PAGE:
- Despite a packed economic calendar, market participants’ attention was mostly focused on Wednesday’s release of the Consumer Price Index (CPI) last week.
- After surging to a four-decade high in June, inflation, as measured by the CPI, eased in July to an 8.5% annualized rate, below the consensus estimate that also called for a drop from June’s chart-topping figure.
- A steep drop in energy prices coupled with a moderate decline in used vehicle prices led to the decline despite elevated food and rental costs.
- The core measure, which excludes the often-volatile food and energy components, rose a modest 0.3%, well below the 0.7% monthly increase seen in June.
- Thursday’s release of the Producer Price Index (PPI) further suggested that inflationary pressures are easing somewhat after the PPI declined 0.5% in July, the first monthly decline since the beginning of the pandemic in April 2020.
- Finally, consumer sentiment appears to be stabilizing.
- The University of Michigan’s Consumer Sentiment Index moved substantially higher in August, far above the consensus estimate and the levels seen in July.
The look forward
Upcoming economic data releases
- Empire Manufacturing Index - Monday
- Building Permits - Tuesday
- Housing Starts - Tuesday
- Industrial Production - Tuesday
- FOMC Meeting Minutes - Wednesday
- Retail Sales - Wednesday
- Jobless Claims - Thursday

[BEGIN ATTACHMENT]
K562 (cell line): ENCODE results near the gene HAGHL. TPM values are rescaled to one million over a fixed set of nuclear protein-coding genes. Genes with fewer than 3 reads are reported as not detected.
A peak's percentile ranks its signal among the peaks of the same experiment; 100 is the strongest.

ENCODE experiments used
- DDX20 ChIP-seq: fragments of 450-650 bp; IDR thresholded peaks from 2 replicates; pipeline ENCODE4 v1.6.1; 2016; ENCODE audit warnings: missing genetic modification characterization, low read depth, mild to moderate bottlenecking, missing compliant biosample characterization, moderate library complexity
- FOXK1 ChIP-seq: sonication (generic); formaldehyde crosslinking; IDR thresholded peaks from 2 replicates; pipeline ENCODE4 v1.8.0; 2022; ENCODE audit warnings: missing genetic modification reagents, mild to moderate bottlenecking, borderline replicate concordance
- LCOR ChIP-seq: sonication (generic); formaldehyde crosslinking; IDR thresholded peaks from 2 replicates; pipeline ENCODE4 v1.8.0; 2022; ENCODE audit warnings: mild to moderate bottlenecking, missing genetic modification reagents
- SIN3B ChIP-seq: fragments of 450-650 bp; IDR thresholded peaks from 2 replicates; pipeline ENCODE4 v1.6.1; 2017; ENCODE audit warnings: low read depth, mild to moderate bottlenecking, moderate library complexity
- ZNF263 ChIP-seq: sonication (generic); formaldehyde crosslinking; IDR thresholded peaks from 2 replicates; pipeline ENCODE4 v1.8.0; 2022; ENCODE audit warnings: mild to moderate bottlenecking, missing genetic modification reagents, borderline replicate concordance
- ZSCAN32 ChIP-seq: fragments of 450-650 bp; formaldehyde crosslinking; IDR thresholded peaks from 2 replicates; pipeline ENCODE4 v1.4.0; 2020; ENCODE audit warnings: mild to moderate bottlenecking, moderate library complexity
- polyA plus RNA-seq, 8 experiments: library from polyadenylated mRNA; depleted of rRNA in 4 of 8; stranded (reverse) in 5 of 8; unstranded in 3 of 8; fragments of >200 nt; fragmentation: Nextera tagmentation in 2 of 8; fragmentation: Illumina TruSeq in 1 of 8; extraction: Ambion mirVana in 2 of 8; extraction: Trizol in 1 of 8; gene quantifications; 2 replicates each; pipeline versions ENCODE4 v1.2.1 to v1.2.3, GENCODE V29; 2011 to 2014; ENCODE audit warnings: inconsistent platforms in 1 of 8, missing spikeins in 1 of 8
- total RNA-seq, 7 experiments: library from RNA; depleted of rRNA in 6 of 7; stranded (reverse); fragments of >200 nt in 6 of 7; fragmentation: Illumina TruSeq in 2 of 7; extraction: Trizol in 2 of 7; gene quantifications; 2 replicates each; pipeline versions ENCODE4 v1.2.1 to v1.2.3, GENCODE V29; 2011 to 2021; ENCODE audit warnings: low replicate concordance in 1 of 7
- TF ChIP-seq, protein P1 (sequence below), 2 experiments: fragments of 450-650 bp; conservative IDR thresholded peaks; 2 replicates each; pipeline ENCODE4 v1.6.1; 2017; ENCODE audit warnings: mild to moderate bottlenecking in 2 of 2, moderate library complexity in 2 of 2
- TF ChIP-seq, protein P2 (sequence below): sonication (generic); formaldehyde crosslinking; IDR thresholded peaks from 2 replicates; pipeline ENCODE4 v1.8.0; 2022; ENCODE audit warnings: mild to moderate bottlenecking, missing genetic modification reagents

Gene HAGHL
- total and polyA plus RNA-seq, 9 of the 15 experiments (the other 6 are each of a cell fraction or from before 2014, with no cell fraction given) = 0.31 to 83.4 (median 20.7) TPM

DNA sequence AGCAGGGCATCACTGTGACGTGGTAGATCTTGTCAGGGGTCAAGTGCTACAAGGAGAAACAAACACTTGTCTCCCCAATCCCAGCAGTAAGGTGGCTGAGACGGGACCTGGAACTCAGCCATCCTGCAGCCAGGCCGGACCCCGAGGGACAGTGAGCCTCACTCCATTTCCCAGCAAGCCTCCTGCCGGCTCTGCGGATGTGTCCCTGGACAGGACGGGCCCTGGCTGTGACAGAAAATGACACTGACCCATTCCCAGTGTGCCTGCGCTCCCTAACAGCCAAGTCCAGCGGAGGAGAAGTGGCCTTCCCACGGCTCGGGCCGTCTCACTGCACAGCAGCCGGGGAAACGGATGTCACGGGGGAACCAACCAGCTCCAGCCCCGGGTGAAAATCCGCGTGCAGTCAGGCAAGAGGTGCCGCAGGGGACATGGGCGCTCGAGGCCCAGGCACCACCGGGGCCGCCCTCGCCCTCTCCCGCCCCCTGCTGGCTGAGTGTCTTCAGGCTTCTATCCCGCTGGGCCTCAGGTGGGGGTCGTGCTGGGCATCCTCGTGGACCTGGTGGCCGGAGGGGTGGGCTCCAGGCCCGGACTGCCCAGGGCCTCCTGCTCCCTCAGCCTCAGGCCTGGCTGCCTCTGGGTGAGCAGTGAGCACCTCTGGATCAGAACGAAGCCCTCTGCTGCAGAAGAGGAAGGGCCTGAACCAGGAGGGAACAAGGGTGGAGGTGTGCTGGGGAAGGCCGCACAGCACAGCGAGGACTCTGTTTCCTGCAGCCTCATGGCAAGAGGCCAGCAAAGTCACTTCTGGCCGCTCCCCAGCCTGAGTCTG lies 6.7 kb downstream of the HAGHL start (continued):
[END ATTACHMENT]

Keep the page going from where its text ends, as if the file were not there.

- Philadelphia Fed Business Outlook Survey - Thursday
- Existing Home Sales - Thursday
- Leading Index - Thursday
Upcoming Federal Reserve speakers
- George, Kashkari - Thursday
- Barkin - Friday
Market implied policy path (Overnight indexed swap rates)
Chatham Hedging Advisors, LLC (CHA) is a subsidiary of Chatham Financial Corp. and provides hedge advisory, accounting and execution services related to swap transactions in the United States. CHA is registered with the Commodity Futures Trading Commission (CFTC) as a commodity trading advisor and is a member of the National Futures Association (NFA); however, neither the CFTC nor the NFA have passed upon the merits of participating in any advisory services offered by CHA. For further information, please visit chathamfinancial.com/legal-notices.
Transactions in over-the-counter derivatives (or “swaps”) have significant risks, including, but not limited to, substantial risk of loss. You should consult your own business, legal, tax and accounting advisers with respect to proposed swap transaction and you should refrain from entering into any swap transaction unless you have fully understood the terms and risks of the transaction, including the extent of your potential risk of loss. This material has been prepared by a sales or trading employee or agent of Chatham Hedging Advisors and could be deemed a solicitation for entering into a derivatives transaction. This material is not a research report prepared by Chatham Hedging Advisors. If you are not an experienced user of the derivatives markets, capable of making independent trading decisions, then you should not rely solely on this communication in making trading decisions. All rights reserved.22-0211